March 3, 2021 at 3:39 pm #14399JohnDaviesParticipant
Hope somebody can help.
I have a bav30 (2006) .The battery charger is conected to both the starter and service batteries. Both hold there charge.However the charger only charges the starter batt.To charge the sevice battery I have to run the engine.All the 12v sevices work. I have checked all leads and cables.Is there a fuse that may have blown?March 4, 2021 at 10:07 am #14400JonathanMaddoxParticipant
Assuming the charger is correctly installed there should be a fuse on the positive feed from the charger to each of the batteries. So you will most probably have two fuses (or a block with two fuses on it) somewhere between the charger and the batteries. On my Bavaria 32 the charger is very close to the batteries so perhaps it is the same for you. The fuses should be easy to find.
It can only be:
1. blown fuse
2. loose connection at the charger or battery
3. internal fault in the charger causing the relevant output to fail. There is probably another output you could use for the service battery in that (very unlikely) situation.
Actually I had the opposite problem … my batteries were not charging properly when the engine was running. It took a very long time to stumble upon the problem … it was a loose connection at the split charging diode in the engine compartment. So now, each time I do any servicing, a tighten up the three nuts holding the thick cables onto the posts on the split charging diode.March 4, 2021 at 12:58 pm #14401
A bit of advice. Ditch the splitter diode and replace it with a Sterling A to B charger. You’ll get far better charging from the alternator.March 6, 2021 at 12:17 pm #14402IanJCulleyParticipant
Can you explain in a bit more detail what the ‘A to B’ charger does. Is it different to Sterling’s alternator regulator devices?
Ian Culley/ B32 ‘Another Fantasy’March 7, 2021 at 12:59 pm #14404JohnDaviesParticipant
First of all thank you. I will investigate all your points. The charger is next to the starter battery,the service battery is on the opposite side of the boat.I Cant recall seeing anything looking like a fuse but ill take another look. Thankyou again.
JohnMarch 8, 2021 at 1:37 pm #14405
The diode splitter is basically a dumb device which splits the charge between the two battery banks. One of the problems with them is that you suffer voltage loss through them of anywhere between 0.5 and 1.5 volts. On my boat, I was only getting 12.9v out of the diode splitter, but the alternator was pushing out 13.6v. As you can imagine, 12.9v is pretty rubbish. If you have a modern alternator, you can just replace the diode splitter with a VSR, which basically does the same thing but without the voltage loss.
The Sterling A to B is an altogether different beast. What it does is very clever. It treats the battery banks completely separately. It charges the engine battery first, pretty much as you would get if the alternator was attached directly to it. What it then does for the house bank is to drag the voltage at the alternator down so that the alternator produces maximum amps. It them boosts the voltage back up. The net result is that you get massively more charge going into your house batteries. It also acts as a proper 4-stage charger, so will pause the fast charge every so often for a few minutes to let the batteries settle and cool, and once the batteries are fully charged it will put them onto a float charge.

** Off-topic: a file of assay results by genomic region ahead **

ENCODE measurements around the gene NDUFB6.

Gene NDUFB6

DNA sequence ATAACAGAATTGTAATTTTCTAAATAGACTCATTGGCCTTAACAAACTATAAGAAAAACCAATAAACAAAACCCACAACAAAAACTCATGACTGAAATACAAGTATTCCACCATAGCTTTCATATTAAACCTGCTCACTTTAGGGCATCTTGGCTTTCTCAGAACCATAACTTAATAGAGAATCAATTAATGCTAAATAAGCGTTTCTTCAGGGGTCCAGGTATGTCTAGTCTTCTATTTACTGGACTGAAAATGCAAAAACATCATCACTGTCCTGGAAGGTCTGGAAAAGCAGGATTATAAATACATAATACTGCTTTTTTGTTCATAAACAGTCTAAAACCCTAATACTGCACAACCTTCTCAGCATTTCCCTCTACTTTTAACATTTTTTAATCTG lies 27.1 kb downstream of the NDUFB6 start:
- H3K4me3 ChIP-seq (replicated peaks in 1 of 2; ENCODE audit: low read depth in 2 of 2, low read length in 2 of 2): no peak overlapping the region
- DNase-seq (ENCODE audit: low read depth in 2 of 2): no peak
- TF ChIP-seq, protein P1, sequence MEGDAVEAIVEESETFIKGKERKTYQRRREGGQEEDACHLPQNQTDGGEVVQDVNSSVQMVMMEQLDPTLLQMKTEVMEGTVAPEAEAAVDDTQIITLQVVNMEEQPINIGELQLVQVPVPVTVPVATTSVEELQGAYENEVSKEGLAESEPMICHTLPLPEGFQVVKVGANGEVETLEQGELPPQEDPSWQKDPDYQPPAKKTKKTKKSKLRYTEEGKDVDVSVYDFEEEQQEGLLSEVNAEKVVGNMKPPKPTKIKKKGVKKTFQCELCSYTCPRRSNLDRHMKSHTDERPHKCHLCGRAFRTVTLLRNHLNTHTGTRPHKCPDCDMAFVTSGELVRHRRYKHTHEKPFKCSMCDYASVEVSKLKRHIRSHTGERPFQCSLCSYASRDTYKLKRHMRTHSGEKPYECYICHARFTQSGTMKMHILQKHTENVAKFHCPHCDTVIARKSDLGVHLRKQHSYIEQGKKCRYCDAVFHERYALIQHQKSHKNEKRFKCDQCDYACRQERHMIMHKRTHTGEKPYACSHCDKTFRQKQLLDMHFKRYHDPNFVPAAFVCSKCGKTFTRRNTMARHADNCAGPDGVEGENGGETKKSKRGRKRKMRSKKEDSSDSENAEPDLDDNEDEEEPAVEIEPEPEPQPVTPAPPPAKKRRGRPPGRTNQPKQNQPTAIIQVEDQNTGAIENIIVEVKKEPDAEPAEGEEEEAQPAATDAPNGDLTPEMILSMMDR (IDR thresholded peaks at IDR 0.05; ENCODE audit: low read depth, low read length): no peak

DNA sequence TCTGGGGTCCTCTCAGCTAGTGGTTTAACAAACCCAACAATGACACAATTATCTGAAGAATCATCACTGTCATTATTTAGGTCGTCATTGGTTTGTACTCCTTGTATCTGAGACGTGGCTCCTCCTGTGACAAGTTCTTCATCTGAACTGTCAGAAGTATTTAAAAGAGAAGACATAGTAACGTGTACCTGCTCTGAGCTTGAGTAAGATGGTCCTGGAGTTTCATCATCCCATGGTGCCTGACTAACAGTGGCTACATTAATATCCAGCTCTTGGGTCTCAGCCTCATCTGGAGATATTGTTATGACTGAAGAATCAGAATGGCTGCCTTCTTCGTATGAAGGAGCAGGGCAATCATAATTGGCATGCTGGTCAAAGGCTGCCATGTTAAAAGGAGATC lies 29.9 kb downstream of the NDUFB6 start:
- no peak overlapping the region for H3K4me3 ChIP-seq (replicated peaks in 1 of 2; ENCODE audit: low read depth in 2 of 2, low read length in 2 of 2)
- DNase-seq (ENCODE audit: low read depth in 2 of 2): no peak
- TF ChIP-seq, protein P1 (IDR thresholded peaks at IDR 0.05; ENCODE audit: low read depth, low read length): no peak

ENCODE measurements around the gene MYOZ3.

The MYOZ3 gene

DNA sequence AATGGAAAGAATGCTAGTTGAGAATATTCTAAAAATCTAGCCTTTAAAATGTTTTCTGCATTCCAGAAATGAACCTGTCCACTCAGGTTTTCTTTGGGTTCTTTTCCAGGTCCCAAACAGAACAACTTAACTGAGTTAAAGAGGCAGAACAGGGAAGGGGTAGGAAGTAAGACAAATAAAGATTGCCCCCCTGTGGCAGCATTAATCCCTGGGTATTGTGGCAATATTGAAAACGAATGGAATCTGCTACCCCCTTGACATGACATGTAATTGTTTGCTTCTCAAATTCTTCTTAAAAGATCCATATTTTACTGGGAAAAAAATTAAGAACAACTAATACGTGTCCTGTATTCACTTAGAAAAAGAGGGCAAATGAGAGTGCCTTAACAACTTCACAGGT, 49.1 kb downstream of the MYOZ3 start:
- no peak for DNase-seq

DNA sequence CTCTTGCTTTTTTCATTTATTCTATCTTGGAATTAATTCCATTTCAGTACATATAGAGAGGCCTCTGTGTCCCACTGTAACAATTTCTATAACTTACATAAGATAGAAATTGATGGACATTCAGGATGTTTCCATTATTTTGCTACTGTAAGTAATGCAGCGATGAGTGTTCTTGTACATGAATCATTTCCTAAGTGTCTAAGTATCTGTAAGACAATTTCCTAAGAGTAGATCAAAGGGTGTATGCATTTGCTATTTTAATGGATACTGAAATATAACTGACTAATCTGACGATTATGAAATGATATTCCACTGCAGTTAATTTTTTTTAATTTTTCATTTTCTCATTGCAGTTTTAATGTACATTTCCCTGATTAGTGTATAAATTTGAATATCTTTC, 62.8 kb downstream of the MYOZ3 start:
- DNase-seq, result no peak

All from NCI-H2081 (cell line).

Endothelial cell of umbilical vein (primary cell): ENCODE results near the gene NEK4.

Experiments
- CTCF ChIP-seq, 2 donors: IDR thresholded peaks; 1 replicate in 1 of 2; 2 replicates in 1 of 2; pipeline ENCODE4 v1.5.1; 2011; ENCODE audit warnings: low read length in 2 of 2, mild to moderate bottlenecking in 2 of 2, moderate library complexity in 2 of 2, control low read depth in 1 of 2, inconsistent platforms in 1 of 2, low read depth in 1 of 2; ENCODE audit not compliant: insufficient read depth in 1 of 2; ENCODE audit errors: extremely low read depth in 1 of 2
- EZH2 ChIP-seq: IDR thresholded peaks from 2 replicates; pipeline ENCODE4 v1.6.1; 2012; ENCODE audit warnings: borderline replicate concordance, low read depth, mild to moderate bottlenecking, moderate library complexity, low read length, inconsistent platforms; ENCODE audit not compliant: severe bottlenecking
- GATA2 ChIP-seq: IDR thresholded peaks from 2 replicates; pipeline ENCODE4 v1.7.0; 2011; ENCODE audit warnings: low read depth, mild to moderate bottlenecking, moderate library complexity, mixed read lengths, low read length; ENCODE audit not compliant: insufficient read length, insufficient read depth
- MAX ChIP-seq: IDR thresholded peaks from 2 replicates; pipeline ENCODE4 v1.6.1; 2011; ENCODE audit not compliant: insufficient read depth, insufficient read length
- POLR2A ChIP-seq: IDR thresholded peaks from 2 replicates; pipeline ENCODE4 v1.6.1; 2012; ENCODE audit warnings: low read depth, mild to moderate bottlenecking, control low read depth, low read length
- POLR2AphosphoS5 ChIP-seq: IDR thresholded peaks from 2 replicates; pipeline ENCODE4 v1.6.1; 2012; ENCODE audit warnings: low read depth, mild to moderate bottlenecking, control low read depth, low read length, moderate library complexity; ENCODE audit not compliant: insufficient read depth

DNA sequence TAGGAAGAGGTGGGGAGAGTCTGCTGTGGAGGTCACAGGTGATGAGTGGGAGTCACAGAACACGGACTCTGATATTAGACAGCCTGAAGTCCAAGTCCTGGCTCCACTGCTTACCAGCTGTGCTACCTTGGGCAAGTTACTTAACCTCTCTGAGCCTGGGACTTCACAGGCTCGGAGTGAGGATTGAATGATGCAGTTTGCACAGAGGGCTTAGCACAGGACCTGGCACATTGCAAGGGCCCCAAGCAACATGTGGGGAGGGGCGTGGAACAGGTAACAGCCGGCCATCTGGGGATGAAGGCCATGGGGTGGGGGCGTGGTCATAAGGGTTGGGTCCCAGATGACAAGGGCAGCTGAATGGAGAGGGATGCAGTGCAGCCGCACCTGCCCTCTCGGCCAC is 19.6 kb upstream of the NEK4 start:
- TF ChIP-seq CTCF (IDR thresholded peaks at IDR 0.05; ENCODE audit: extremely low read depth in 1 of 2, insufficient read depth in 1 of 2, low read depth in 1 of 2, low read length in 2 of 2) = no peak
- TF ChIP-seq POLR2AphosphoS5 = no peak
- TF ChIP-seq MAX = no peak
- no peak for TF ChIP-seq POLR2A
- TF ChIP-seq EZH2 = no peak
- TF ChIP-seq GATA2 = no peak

It’s a really easy unit to install, as it just uses the same 3 connections as the diode splitter (so it’s a simple swap-out), and you just need to run a return cable to the battery negative system.
It does put a fair bit of load onto the alternator and can generate black dust off the belt, so you need to replace the belt every year or two, but it’s a complete game-changer when it comes to charging the house bank, especially if you have an older alternator like a 60a Valeo that was fitted by Volvo.March 10, 2021 at 11:54 am #14406IanJCulleyParticipant
Many thanks for the useful feedback. Having just replaced the batteries on Another Fantasy (after some 10 years trouble free service – really!) I’d be a bit worried that if I fit one of these devices it will fry my shiny new Varta’s. Should I worry??
Regards Ian CMarch 10, 2021 at 5:55 pm #14407
Far from it. It will look after your batteries far better because it carries-out proper intelligent charging, so there’s no chance of cooking them.
My current house batteries are 12 years old now and still going strong (but they are 6v Trojans).
Have a read – data sheet here
Instructions (talks about how it charges) here
- This reply was modified 1 year, 3 months ago by bobclements.
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